As recently as January, 2013, those in and around Mary Lambert’s native Seattle could still happen upon her slinging cocktails behind a bar to make ends meet. Fast forward to a year later and the singer/songwriter of “Same Love’s” gorgeous hook “She Keeps Me Warm” has taken the Grammys’ stage with Macklemore and Ryan Lewis, and Madonna as part of the watershed moment where Queen Latifah officiated the marriages of 33 same and opposite-sex coupes on primetime television. By the time Lambert and Madonna sang the final notes of “She Keeps Me Warm” together, and those couples were declared legally wed, there was hardly a dry eye to be found in the Grammy audience or at home.
The 24-year-old musician and spoken word artist has had the year of her life beginning with “Same Love’s” chart-topping success and as a rallying cry for equality. She also signed with the major label Capitol Records and released Welcome to the Age of My Body, an EP that includes “She Keeps Me Warm,” but also features two of Lambert’s stunningly visceral spoken word poems.
Last fall Lambert sang with Jennifer Hudson at the Video Music Awards, and recently she’s toured with Macklemore and Lewis, and Tegan and Sara. This April, Lambert will play the Club Skirts Dinah Shore Weekend, the de facto spring break for lesbians.
If the meteoric rise of Lambert’s career weren’t enough to keep her busy, she’s also found new love in her life – The Voice finalist Michelle Chamuel, who was at Lambert’s side following that historic Grammys’ moment.
SheWired nabbed some time with Lambert to chat about her part in the Grammys’ wedding ceremony, how she did not lose it singing with the legendary Madonna, and on falling in love with Chamuel.
SheWired: Mary! You’re so famous now. I can’t believe you have time to talk to little old SheWired (this is admitted shameless fishing for love from Mary because she makes us happy).
Mary Lambert: Oh my god, I love SheWired, are you kidding me? You guys are so nice to me.
Well, we love you! First of all, congratulations on your big Grammy night.
I kind of lost my mind a little for you when I saw that you were singing with Madonna. How was that?
Incredible, I mean, what do you do? She’s freaking Madonna, and she’s singing your lyrics. In rehearsal I was so emotional. How do you not cry? The biggest thing was watching the couples in rehearsal exit, holding hands, they’re crying, they’re making eye contact, and they are mouthing, “thank you” to me. It was so beautiful.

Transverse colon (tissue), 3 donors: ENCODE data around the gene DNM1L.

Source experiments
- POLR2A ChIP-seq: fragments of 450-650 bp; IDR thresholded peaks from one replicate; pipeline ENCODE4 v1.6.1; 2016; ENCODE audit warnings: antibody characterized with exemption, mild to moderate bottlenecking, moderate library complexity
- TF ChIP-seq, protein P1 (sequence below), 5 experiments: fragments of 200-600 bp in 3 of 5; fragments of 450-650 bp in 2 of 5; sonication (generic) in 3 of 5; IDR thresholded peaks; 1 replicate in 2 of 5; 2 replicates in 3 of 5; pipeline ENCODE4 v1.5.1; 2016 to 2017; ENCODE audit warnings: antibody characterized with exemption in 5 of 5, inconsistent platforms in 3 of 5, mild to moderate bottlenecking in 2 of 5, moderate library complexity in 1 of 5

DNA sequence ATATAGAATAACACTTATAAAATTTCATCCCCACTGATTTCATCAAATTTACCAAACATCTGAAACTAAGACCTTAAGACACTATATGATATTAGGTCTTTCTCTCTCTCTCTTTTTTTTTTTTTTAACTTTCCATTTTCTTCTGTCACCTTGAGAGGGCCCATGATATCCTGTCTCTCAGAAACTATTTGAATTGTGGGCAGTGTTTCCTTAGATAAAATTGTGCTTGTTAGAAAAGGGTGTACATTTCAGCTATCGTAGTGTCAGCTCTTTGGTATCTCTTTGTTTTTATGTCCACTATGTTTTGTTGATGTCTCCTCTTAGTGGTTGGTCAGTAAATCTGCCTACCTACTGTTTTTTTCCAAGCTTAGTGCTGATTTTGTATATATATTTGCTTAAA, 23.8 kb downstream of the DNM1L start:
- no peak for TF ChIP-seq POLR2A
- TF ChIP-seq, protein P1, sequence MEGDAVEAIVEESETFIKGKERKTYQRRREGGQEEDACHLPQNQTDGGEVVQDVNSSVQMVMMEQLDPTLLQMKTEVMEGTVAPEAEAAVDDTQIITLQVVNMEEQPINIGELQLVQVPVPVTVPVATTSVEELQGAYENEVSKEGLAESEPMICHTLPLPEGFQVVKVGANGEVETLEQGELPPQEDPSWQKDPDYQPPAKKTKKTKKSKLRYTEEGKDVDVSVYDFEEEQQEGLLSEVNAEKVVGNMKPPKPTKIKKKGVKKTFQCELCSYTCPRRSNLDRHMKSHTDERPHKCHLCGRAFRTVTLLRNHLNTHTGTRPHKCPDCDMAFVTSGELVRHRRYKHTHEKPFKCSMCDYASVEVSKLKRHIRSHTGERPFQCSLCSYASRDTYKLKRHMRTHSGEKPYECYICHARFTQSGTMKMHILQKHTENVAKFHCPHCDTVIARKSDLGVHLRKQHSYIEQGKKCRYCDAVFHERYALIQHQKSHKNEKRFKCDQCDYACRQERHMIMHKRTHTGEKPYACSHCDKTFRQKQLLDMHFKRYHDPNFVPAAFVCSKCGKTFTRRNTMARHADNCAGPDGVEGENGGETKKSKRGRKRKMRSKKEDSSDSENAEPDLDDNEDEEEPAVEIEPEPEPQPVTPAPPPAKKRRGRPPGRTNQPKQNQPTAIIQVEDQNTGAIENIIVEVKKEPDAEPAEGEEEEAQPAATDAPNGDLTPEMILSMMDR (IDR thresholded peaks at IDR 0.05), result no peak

What was your response when they told you you’d be singing with Madonna?
I freaked out! It was a total freak-out. I’m really analytical, so I wanted to be sure that it made sense conceptually and that it makes sense for the song. I thought about it and I was like, “This is the best possible thing that we could have done.” She was the right person for it.
The whole performance was so emotional. People in the audience were crying, people at home were crying. I realize you are an artist and you have to compartmentalize but that seemed like an extraordinary scenario under which to keep it all together.
You have no idea. In the rehearsal leading up to it I couldn’t get through the song. I was just so choked up. The day before I had cried for about 10 hours straight. I couldn’t keep it together, and I even took my bipolar medication that day (laughs). I was just really, really emotional about it. And, Madonna wiped my tears… She was really sweet to me.
Madonna wiped your tears? I love that.
Everyone was really nice to me. But the day of the Grammys… I’m a performer, that’s what I do. That’s what I was born to do and you have to be on the whole day, especially during the red carpet doing press.
In the week following the Grammys alone there seemed to be a sea change in your visibility – you were on Access Hollywood… You are really in the limelight. How are you coping with the extra attention?
I don’t feel like I’ve shifted. I know that my schedule has shifted. But I feel like this is its natural course. I was born to do what I’m doing, so all of it feels like, “Okay, this is the next natural step.” I’m trying to take it in stride – being able to balance my personal life and my work life.
So much has happened in your career in just 12 months. What were you doing a year ago in January?
I was bartending. The song was released. I think we had finished up the first tour, but it wasn’t enough to sustain myself financially. I was bartending and I think I still worked occasional shifts at the French restaurant (laughs), and I was routing my own solo tour. I did a solo tour in the end of January that was really fun. It was a really good experience for me to be my own agent and to see how difficult that process is.